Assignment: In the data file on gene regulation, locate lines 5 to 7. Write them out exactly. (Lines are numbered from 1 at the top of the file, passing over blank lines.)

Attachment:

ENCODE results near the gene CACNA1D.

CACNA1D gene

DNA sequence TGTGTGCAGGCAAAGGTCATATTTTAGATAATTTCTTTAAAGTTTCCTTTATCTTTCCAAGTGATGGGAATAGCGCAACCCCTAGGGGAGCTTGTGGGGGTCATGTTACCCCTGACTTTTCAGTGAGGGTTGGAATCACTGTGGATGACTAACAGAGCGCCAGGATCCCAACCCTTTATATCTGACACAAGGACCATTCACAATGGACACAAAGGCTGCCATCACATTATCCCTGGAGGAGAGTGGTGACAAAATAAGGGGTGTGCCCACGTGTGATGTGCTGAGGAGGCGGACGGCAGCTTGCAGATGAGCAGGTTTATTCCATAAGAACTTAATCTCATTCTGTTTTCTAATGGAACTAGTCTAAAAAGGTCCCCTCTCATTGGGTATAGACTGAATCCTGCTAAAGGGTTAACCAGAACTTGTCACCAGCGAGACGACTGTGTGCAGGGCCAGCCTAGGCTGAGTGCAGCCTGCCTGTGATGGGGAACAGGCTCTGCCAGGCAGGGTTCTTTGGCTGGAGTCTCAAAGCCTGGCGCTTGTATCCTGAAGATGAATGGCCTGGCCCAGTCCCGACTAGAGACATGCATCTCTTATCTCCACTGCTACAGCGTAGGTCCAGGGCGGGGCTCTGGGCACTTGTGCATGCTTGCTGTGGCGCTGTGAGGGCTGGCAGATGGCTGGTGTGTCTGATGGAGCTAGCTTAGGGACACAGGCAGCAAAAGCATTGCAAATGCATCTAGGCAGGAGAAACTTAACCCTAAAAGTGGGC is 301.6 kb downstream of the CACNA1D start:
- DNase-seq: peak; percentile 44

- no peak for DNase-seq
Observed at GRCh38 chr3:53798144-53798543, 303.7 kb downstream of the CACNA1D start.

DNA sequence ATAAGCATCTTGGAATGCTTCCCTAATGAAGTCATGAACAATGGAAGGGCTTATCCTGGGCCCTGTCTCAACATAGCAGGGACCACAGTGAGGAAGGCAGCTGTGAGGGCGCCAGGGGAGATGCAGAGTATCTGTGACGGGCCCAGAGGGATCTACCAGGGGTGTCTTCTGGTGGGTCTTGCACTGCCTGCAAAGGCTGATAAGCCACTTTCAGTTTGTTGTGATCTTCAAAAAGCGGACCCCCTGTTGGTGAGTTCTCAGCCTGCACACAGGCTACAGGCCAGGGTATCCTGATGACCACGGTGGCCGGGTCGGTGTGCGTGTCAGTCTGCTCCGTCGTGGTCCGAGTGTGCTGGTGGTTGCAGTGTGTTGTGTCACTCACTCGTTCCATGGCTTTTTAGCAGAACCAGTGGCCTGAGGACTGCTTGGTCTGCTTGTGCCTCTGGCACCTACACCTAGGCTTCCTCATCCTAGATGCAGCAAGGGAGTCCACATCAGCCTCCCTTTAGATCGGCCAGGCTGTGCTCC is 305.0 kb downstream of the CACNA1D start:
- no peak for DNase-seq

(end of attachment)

- no peak for DNase-seq
Observed at GRCh38 chr3:53798144-53798543, 303.7 kb downstream of the CACNA1D start.

DNA sequence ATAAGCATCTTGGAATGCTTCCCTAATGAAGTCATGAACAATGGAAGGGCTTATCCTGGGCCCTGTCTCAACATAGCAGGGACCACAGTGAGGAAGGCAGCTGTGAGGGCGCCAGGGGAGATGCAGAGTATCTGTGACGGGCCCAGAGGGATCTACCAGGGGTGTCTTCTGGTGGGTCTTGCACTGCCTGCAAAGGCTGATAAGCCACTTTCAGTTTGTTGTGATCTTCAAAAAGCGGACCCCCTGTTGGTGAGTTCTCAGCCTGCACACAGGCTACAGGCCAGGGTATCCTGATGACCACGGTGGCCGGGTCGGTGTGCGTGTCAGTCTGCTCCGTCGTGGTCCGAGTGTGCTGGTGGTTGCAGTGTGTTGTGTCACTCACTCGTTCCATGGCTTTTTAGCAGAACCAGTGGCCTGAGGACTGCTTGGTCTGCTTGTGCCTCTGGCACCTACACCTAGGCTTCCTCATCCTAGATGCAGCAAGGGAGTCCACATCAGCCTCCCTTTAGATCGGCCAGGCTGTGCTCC is 305.0 kb downstream of the CACNA1D start: